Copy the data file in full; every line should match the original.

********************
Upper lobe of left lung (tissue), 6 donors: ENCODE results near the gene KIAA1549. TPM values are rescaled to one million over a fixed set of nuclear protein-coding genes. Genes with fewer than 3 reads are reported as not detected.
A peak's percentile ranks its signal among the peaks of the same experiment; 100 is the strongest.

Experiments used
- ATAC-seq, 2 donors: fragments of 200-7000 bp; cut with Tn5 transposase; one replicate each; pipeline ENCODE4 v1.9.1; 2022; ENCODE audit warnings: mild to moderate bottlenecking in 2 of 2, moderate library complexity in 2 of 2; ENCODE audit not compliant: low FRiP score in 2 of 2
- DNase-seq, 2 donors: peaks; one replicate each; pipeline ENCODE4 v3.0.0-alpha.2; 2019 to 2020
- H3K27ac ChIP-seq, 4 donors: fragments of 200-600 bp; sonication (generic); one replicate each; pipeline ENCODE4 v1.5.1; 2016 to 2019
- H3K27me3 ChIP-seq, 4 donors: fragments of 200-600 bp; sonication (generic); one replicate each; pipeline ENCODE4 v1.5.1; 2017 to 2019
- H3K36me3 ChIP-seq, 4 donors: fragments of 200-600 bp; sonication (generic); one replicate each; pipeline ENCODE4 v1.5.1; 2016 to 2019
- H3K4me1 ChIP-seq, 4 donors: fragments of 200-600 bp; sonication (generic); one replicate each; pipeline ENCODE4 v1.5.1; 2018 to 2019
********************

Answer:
Upper lobe of left lung (tissue), 6 donors: ENCODE results near the gene KIAA1549. TPM values are rescaled to one million over a fixed set of nuclear protein-coding genes. Genes with fewer than 3 reads are reported as not detected.
A peak's percentile ranks its signal among the peaks of the same experiment; 100 is the strongest.

Experiments used
- ATAC-seq, 2 donors: fragments of 200-7000 bp; cut with Tn5 transposase; one replicate each; pipeline ENCODE4 v1.9.1; 2022; ENCODE audit warnings: mild to moderate bottlenecking in 2 of 2, moderate library complexity in 2 of 2; ENCODE audit not compliant: low FRiP score in 2 of 2
- DNase-seq, 2 donors: peaks; one replicate each; pipeline ENCODE4 v3.0.0-alpha.2; 2019 to 2020
- H3K27ac ChIP-seq, 4 donors: fragments of 200-600 bp; sonication (generic); one replicate each; pipeline ENCODE4 v1.5.1; 2016 to 2019
- H3K27me3 ChIP-seq, 4 donors: fragments of 200-600 bp; sonication (generic); one replicate each; pipeline ENCODE4 v1.5.1; 2017 to 2019
- H3K36me3 ChIP-seq, 4 donors: fragments of 200-600 bp; sonication (generic); one replicate each; pipeline ENCODE4 v1.5.1; 2016 to 2019
- H3K4me1 ChIP-seq, 4 donors: fragments of 200-600 bp; sonication (generic); one replicate each; pipeline ENCODE4 v1.5.1; 2018 to 2019